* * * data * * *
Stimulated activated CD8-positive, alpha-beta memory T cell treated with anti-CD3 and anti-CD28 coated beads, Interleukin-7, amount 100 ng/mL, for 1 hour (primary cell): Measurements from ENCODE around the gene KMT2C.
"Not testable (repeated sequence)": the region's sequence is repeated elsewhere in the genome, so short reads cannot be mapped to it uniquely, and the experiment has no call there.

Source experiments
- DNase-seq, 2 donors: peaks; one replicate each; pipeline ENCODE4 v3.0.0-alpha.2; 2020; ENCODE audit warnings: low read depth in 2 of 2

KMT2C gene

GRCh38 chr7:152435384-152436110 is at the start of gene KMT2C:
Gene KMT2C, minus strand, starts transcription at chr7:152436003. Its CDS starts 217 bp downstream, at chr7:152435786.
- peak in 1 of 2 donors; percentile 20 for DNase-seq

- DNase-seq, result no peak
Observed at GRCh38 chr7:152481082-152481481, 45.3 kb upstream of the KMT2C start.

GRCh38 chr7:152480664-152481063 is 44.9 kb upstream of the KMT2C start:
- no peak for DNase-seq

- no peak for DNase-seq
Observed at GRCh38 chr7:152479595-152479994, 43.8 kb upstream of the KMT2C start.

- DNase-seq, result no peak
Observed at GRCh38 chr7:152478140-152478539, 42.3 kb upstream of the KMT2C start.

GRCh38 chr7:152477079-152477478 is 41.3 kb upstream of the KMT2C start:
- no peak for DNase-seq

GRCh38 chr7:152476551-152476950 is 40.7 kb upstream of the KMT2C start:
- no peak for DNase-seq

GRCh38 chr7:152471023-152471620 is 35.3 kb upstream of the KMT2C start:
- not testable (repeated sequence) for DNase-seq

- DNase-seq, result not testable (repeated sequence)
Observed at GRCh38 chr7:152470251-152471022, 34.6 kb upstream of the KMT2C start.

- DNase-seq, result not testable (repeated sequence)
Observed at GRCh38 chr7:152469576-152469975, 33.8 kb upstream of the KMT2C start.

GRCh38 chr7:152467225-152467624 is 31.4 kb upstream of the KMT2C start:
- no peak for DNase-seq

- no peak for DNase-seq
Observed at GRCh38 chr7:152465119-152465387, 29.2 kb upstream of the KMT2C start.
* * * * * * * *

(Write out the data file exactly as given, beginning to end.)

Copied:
Stimulated activated CD8-positive, alpha-beta memory T cell treated with anti-CD3 and anti-CD28 coated beads, Interleukin-7, amount 100 ng/mL, for 1 hour (primary cell): Measurements from ENCODE around the gene KMT2C.
"Not testable (repeated sequence)": the region's sequence is repeated elsewhere in the genome, so short reads cannot be mapped to it uniquely, and the experiment has no call there.

Source experiments
- DNase-seq, 2 donors: peaks; one replicate each; pipeline ENCODE4 v3.0.0-alpha.2; 2020; ENCODE audit warnings: low read depth in 2 of 2

KMT2C gene

GRCh38 chr7:152435384-152436110 is at the start of gene KMT2C:
Gene KMT2C, minus strand, starts transcription at chr7:152436003. Its CDS starts 217 bp downstream, at chr7:152435786.
- peak in 1 of 2 donors; percentile 20 for DNase-seq

- DNase-seq, result no peak
Observed at GRCh38 chr7:152481082-152481481, 45.3 kb upstream of the KMT2C start.

GRCh38 chr7:152480664-152481063 is 44.9 kb upstream of the KMT2C start:
- no peak for DNase-seq

- no peak for DNase-seq
Observed at GRCh38 chr7:152479595-152479994, 43.8 kb upstream of the KMT2C start.

- DNase-seq, result no peak
Observed at GRCh38 chr7:152478140-152478539, 42.3 kb upstream of the KMT2C start.

GRCh38 chr7:152477079-152477478 is 41.3 kb upstream of the KMT2C start:
- no peak for DNase-seq

GRCh38 chr7:152476551-152476950 is 40.7 kb upstream of the KMT2C start:
- no peak for DNase-seq

GRCh38 chr7:152471023-152471620 is 35.3 kb upstream of the KMT2C start:
- not testable (repeated sequence) for DNase-seq

- DNase-seq, result not testable (repeated sequence)
Observed at GRCh38 chr7:152470251-152471022, 34.6 kb upstream of the KMT2C start.

- DNase-seq, result not testable (repeated sequence)
Observed at GRCh38 chr7:152469576-152469975, 33.8 kb upstream of the KMT2C start.

GRCh38 chr7:152467225-152467624 is 31.4 kb upstream of the KMT2C start:
- no peak for DNase-seq

- no peak for DNase-seq
Observed at GRCh38 chr7:152465119-152465387, 29.2 kb upstream of the KMT2C start.